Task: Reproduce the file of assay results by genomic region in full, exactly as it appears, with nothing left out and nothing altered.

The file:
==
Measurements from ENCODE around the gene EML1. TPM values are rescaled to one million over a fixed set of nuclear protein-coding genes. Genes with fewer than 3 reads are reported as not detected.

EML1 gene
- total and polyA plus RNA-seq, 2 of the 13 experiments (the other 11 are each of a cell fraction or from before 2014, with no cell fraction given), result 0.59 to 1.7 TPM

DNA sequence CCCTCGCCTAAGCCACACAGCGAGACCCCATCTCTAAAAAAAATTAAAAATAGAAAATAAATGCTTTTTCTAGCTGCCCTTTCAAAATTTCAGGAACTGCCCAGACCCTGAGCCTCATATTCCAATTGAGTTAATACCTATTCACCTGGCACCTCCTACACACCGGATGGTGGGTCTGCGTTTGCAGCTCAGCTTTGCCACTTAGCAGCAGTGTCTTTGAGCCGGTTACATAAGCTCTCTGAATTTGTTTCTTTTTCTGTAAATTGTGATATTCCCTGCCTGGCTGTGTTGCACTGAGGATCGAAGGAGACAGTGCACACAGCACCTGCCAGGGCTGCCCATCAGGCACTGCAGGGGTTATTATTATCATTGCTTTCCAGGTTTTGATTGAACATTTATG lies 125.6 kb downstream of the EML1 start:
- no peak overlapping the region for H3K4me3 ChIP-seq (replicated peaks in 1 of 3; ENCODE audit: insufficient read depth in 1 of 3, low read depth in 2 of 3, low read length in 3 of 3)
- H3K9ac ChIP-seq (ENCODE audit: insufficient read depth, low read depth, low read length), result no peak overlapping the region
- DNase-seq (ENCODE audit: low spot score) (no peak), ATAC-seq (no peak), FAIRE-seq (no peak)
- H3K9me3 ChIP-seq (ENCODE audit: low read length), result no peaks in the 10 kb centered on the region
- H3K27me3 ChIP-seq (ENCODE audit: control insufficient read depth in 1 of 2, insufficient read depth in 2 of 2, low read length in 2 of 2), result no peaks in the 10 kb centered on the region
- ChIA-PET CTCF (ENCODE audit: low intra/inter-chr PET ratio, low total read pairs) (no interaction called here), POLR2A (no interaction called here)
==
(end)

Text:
Measurements from ENCODE around the gene EML1. TPM values are rescaled to one million over a fixed set of nuclear protein-coding genes. Genes with fewer than 3 reads are reported as not detected.

EML1 gene
- total and polyA plus RNA-seq, 2 of the 13 experiments (the other 11 are each of a cell fraction or from before 2014, with no cell fraction given), result 0.59 to 1.7 TPM

DNA sequence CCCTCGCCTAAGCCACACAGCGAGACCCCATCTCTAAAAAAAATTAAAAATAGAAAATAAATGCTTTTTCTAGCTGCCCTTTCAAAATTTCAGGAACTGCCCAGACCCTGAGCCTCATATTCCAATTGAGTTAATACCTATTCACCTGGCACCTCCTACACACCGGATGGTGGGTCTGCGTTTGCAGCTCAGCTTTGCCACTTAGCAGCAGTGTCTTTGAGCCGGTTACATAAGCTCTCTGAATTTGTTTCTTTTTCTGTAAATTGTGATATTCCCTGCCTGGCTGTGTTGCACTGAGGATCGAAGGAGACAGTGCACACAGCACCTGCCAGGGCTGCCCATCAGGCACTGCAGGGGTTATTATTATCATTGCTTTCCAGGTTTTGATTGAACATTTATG lies 125.6 kb downstream of the EML1 start:
- no peak overlapping the region for H3K4me3 ChIP-seq (replicated peaks in 1 of 3; ENCODE audit: insufficient read depth in 1 of 3, low read depth in 2 of 3, low read length in 3 of 3)
- H3K9ac ChIP-seq (ENCODE audit: insufficient read depth, low read depth, low read length), result no peak overlapping the region
- DNase-seq (ENCODE audit: low spot score) (no peak), ATAC-seq (no peak), FAIRE-seq (no peak)
- H3K9me3 ChIP-seq (ENCODE audit: low read length), result no peaks in the 10 kb centered on the region
- H3K27me3 ChIP-seq (ENCODE audit: control insufficient read depth in 1 of 2, insufficient read depth in 2 of 2, low read length in 2 of 2), result no peaks in the 10 kb centered on the region
- ChIA-PET CTCF (ENCODE audit: low intra/inter-chr PET ratio, low total read pairs) (no interaction called here), POLR2A (no interaction called here)